For Pearce, the attraction was the woodlands, waterways and mills. When he sought to sell off parts of the rail lands from Cobourg to Harwood, he dealt so sharply, so astutely, that he nearly stood Cobourg's city fathers on their heads. The citizens of that town met repeatedly in rowdy sessions at Victoria Hall. The line north seemed essential to the growth of Cobourg as a market town. Time and time again they urged their councillors to finalize a purchase of the line to Rice Lake. When they moved to buy it, they never seemed to be able to mail down just what Pearce would accept. A series of frustrated telegraphs issued from Cobourg Town Hall. The northern forester, who seemed so hard to pin down, held all the cards. When Pearce did sell, it was on his terms.
Thomas P. Pearce had three sons, Billie Pearce, H. Reginald Pearce and Frank Pearce.
The latter two would play a part in Village affairs right into the 1930s. Billie became well known and fondly thought of as a Village character until his death in 1933.
From Pearce's Marmora headquarters, a stream of lumberjacks set out northerly each fall. Locals were joined by French-Canadians and even Scandinavian loggers. For three months or more they would work the bush with their axes and crosscut saws. Teamsters would urge on their oxen or, more commonly, their swifter horses. The logs would be trimmed with twelve pound broad-axes, then towed, skidded and cajoled onto the frozen lakes.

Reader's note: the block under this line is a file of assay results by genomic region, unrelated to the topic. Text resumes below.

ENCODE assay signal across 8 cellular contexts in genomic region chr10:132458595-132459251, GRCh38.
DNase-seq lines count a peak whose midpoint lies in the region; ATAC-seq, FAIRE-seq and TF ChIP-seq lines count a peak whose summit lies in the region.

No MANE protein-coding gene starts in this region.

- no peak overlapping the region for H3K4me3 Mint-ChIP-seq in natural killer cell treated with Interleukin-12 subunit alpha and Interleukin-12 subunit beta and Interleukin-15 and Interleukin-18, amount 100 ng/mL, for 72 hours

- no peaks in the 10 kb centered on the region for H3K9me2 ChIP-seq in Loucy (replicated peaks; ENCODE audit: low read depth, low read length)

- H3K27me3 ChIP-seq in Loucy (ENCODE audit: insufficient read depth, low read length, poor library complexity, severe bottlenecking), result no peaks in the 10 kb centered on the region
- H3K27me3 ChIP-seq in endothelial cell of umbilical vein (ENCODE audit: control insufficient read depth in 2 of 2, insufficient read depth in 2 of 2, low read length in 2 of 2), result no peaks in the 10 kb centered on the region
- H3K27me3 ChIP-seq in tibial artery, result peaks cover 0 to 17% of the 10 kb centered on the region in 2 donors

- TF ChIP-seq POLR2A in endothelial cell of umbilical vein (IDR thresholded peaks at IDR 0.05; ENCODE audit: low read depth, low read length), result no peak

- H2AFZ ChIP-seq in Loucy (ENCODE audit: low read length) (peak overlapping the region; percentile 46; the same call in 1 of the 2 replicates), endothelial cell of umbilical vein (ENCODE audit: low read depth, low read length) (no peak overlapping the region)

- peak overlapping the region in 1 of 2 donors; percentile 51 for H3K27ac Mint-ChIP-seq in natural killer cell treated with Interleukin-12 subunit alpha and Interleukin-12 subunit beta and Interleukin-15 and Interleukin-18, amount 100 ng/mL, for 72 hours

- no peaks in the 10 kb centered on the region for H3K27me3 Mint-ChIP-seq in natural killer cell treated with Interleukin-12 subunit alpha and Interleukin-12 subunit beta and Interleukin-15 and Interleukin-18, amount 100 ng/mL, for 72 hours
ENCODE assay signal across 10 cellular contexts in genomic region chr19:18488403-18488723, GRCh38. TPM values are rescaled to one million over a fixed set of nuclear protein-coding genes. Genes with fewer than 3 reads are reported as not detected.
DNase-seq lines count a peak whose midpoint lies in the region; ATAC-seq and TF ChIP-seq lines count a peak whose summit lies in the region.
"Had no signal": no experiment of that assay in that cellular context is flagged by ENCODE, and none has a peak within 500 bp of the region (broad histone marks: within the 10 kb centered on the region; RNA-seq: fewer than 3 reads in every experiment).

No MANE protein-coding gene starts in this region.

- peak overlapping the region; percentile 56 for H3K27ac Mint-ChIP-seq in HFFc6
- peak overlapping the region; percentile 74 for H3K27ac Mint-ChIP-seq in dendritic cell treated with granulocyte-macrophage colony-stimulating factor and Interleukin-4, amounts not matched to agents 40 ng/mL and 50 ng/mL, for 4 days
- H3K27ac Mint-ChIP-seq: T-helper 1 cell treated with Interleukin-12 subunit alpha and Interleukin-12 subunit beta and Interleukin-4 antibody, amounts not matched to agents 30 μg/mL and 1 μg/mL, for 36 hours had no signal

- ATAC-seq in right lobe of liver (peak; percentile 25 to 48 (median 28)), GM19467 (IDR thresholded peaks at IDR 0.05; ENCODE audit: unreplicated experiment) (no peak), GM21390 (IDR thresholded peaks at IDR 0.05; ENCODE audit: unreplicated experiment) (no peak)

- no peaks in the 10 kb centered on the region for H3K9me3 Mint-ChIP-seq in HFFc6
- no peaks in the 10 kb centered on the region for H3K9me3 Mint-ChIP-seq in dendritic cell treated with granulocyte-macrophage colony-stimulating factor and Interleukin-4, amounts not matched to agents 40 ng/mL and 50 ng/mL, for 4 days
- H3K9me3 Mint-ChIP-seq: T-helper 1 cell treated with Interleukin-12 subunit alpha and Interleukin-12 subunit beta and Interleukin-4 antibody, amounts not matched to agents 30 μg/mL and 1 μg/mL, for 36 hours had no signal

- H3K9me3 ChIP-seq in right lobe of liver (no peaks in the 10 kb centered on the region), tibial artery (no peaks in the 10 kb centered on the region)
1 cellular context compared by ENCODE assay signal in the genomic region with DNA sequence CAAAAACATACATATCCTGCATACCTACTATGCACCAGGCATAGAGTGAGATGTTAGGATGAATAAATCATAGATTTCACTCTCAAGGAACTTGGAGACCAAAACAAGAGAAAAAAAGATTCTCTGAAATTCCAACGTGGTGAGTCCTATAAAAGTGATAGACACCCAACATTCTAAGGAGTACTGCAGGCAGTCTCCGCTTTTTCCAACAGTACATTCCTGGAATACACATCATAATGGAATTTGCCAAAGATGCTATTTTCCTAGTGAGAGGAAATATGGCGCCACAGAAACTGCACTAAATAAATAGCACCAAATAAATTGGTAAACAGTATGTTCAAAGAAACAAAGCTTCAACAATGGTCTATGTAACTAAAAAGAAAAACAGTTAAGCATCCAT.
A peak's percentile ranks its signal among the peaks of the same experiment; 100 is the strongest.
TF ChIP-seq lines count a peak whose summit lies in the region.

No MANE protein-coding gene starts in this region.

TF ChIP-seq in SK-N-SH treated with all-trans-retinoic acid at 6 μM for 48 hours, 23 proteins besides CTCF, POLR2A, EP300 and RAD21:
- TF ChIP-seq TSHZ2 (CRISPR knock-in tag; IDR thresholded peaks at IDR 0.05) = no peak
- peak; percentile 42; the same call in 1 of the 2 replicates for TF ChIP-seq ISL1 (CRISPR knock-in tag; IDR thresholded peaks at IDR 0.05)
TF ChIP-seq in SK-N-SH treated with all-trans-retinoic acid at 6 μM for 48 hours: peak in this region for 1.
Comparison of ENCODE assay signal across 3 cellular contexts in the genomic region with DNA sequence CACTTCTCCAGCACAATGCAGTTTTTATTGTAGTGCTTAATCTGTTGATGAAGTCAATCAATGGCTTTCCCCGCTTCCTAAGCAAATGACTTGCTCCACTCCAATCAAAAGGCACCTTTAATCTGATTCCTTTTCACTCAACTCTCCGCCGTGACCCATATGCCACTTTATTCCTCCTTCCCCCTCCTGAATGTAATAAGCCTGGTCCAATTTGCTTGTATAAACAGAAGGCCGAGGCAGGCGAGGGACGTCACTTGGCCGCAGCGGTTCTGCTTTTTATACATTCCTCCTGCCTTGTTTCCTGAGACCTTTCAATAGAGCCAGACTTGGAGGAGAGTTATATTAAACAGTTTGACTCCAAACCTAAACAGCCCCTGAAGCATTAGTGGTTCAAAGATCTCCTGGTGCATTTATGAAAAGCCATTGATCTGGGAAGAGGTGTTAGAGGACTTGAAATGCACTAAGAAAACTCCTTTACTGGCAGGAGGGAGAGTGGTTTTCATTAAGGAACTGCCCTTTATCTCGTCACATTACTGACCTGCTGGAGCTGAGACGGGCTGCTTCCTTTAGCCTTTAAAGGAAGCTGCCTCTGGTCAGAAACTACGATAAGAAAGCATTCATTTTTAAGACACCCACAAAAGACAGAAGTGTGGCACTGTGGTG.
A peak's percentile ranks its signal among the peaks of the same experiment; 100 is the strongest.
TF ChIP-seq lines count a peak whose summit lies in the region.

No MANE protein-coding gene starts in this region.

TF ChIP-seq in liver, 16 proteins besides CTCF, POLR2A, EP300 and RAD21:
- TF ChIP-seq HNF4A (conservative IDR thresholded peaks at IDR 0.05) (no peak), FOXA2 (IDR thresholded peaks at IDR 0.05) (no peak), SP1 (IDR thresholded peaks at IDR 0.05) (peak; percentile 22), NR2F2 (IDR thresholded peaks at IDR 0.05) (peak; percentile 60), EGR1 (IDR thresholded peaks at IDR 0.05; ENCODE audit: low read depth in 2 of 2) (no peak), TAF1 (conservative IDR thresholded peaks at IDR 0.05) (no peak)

As spring thawed the rivers and lakes, the timber would start down the streams and tributaries of the Crowe River and Beaver Creek. "White water men" would jostle the logs, breaking up jams with cant hook, peavey and dynamite.
On Crowe Lake, great rafts were formed. One long time cottager remembers visiting one as a child. There were thousands of logs encircled by chained timber. The central raft had a shed built on it. "There, a family of raftsmen was cooking lunch. On the 'deck' was a wooden capstan to winch the lines holding the ring of logs which encircled the harvest. An old horse waited patiently for the call of duty. A cable, anchor and winch system was used to move log booms across a lake. These anchors have been found in Crowe Lake and Belmont |Lake.